More changes at WPP’s Ogilvy as it searches for former glories in new clothes

WPP’s US sales are heading south and CEO Mark Read has blamed this roundly on the performance of his creative agencies.

Ogilvy is the biggest of these and global CEO John Seifert has been shuffling the deck chairs, becoming interim US CEO in place of Lou Aversano, who’s been given a global role, and appointing CMO Lauren Crampsie (below) as president.

Seifert says: “Lauren has been a critical partner to me on all aspects of our ‘One Ogilvy’ transformation… essential to Ogilvy’s strategy for making our clients’ brands matter in today’s rapidly changing business environment.”

Ogilvy has so far evaded more radical surgery under Read, who’s already merged J. Walter Thompson into Wunderman and Y&R into VML. But the jury’s still out on ‘One Ogilvy’ which has seen the agency-based holding company in all but name try to be…something else.

When Sir Martin Sorrell was busily acquiring every agency network that moved it sort of made sense. Ogilvy, JWT and Y&R all had their other bits: Ogilvy One direct marketing for example, Wunderman at Y&R and some research businesses at JWT. Their job was to deliver the numbers, even if it meant competing with each other.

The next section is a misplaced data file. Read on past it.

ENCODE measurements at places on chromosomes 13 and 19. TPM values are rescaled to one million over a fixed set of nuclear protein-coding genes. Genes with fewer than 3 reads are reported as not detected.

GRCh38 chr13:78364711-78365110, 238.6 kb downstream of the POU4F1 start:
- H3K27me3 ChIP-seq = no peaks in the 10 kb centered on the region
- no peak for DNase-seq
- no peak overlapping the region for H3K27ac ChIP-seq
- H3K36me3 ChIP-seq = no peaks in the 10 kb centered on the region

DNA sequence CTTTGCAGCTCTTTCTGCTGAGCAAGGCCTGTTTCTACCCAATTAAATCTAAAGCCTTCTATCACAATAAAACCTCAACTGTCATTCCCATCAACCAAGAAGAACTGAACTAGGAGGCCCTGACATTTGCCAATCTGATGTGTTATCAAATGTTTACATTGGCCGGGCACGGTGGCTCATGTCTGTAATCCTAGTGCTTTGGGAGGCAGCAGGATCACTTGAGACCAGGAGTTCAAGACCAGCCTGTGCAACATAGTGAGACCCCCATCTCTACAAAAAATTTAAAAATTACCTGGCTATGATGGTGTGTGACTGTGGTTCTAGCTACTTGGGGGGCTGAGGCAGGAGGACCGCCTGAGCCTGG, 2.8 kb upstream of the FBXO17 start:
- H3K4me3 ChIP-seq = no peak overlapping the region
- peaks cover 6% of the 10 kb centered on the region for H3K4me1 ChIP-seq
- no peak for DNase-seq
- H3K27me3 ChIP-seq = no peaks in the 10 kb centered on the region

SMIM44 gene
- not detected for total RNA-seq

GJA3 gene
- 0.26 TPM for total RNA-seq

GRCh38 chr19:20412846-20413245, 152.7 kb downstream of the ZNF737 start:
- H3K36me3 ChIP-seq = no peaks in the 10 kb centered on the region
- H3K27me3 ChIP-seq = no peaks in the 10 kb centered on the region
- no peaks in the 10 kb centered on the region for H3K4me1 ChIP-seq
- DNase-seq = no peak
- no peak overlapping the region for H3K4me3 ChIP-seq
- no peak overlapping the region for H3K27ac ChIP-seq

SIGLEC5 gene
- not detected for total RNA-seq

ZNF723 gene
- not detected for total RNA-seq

Then matters became more complicated when Sorrell pioneered the use of cross-agency teams to service big, demanding clients. The GTB agency which handled Ford up to last year was the most notable example.

But the agency networks/holding companies lost ground. Clients began to think, why not hire WPP (or not) and have done with it? This is Publicis’ pitch although US rivals Omnicom and Interpublic have largely stuck with their big agency brands and, so far, that’s paid off.

So Ogilvy is a poser for Read as well as Seifert. In theory there’s no reason why ‘One’ Ogilvy needs a US as well as a global CEO who’s based in New York. That would save some money.

But the bigger issue is restoring the likes of Ogilvy to its former glories. That’s not going to happen with JWT or Y&R which are adjusting to a more modest role in life. But WPP needs a big powerful creative agency in the US if it’s going to turn things round there.

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About Stephen Foster

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Stephen is a former editor of Marketing Week and London Evening Standard advertising columnist. He wrote City Republic for Brand Republic and is a partner in communications consultancy The Editorial Partnership.

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